It's nothing new... the "Mercer Mess" has been around 57 years (at least)

SEATTLE-- The city of Seattle is paying for a new traffic cameras and sensors for Mercer Street in order to bring some relief to commuters. If you've ever been to the Space Needle or the Key Arena, you've likely gotten stuck in traffic on Mercer. It's even earned its own nickname, the Mercer Mess.

60,000 vehicles travel on Mercer on average every day.

City leaders have been working to find a solution to the Mercer Mess for years.... 57 years, at least.

In 1960, voters gave their approval to build the Bay Freeway. It would have been an elevated freeway across the south end of Lake Union.

"They wanted to build a freeway from I-5 over what's now Mercer Street to Seattle Center with off ramps to a parking garage for big sporting events in that giant stadium," said local historian Feliks Banel.

He was referring to the Kingdome, which eventually opened in 1976 in a different part of town, in Seattle's SoDo neighborhood.

Plans for the proposed Bay Freeway were discussed for years, and citizen groups voiced their opposition to it. After a series of public hearings and a civil suit, a King county Superior Court judge in 1971 ruled there was a major deviation from the voter approved plan from 1960... and the idea of a freeway was sent back to the voters. In 1972, the Bay Freeway project was rejected by voters and all plans were scrapped. Goodbye, Mercer (Bay) Freeway. The congestion? Still there.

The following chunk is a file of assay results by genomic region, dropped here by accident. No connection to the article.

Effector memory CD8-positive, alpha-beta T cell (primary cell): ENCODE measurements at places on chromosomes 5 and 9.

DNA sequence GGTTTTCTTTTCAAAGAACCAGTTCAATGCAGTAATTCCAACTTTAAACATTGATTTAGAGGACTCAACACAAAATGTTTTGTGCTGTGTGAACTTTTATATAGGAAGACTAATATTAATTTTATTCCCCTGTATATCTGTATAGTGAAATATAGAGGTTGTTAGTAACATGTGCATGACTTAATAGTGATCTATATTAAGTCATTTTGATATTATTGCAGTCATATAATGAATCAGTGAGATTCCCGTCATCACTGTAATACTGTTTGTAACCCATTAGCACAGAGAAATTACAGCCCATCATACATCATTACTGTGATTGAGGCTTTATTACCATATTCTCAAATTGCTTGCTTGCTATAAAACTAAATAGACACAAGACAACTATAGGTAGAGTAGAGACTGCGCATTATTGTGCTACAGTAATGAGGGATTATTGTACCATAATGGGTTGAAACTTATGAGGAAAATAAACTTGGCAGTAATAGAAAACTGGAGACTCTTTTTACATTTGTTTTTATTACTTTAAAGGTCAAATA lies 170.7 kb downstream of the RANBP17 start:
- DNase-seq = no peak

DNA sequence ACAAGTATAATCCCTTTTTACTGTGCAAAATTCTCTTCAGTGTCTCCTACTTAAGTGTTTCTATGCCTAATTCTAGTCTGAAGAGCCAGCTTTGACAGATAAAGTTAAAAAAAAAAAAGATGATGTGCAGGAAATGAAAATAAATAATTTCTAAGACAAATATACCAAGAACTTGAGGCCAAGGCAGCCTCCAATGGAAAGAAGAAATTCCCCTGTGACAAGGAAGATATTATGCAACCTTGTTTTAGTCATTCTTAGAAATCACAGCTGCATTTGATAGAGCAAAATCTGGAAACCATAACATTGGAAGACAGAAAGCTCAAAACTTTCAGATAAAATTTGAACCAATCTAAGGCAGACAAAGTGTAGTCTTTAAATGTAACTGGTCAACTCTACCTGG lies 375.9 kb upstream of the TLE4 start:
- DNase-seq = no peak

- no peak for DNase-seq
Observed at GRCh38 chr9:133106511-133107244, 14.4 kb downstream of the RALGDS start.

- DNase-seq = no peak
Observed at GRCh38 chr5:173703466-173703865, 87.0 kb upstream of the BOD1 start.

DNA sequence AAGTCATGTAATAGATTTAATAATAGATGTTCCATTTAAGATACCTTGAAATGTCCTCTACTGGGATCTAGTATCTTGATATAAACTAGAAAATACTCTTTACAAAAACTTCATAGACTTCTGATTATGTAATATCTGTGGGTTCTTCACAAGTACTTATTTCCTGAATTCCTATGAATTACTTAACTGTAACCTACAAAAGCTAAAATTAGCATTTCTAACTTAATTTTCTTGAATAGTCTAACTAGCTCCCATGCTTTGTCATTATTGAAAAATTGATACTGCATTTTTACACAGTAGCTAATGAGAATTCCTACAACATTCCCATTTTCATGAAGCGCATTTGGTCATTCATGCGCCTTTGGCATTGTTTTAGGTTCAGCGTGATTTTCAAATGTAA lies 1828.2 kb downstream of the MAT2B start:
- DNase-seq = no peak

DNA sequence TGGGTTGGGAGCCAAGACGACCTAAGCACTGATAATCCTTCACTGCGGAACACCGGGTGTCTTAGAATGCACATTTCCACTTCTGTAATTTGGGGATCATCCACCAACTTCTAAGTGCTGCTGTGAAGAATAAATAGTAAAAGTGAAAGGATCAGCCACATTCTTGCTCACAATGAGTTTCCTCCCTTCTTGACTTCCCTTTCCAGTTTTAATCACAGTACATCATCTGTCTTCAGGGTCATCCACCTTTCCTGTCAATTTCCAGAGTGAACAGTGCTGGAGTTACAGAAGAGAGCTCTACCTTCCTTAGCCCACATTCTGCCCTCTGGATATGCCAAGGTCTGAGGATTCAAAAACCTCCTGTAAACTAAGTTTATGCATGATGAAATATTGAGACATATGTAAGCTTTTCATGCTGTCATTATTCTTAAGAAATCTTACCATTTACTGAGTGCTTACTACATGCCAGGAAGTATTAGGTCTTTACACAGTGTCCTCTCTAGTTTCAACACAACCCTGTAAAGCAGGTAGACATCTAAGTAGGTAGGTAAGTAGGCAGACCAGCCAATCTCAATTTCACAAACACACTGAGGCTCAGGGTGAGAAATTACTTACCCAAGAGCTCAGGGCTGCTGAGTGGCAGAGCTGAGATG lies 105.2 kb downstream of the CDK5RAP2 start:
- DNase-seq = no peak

In the years following, Mercer Street underwent several projects to try and reduce congestion. In fact, The Seattle Times reported in 1990 there had been 58 studies in 30 years to try and find a solution.

In 2010, plans began to turn Mercer into a two-way street, and by 2012 that plan came to fruition. A bike path and widened sidewalks were also added.

So here we are in 2017. Traffic cameras and sensors are being added, in another shot at solving the Mercer Mess problem. Will it mean relief for drivers? I guess we'll just have to wait and see.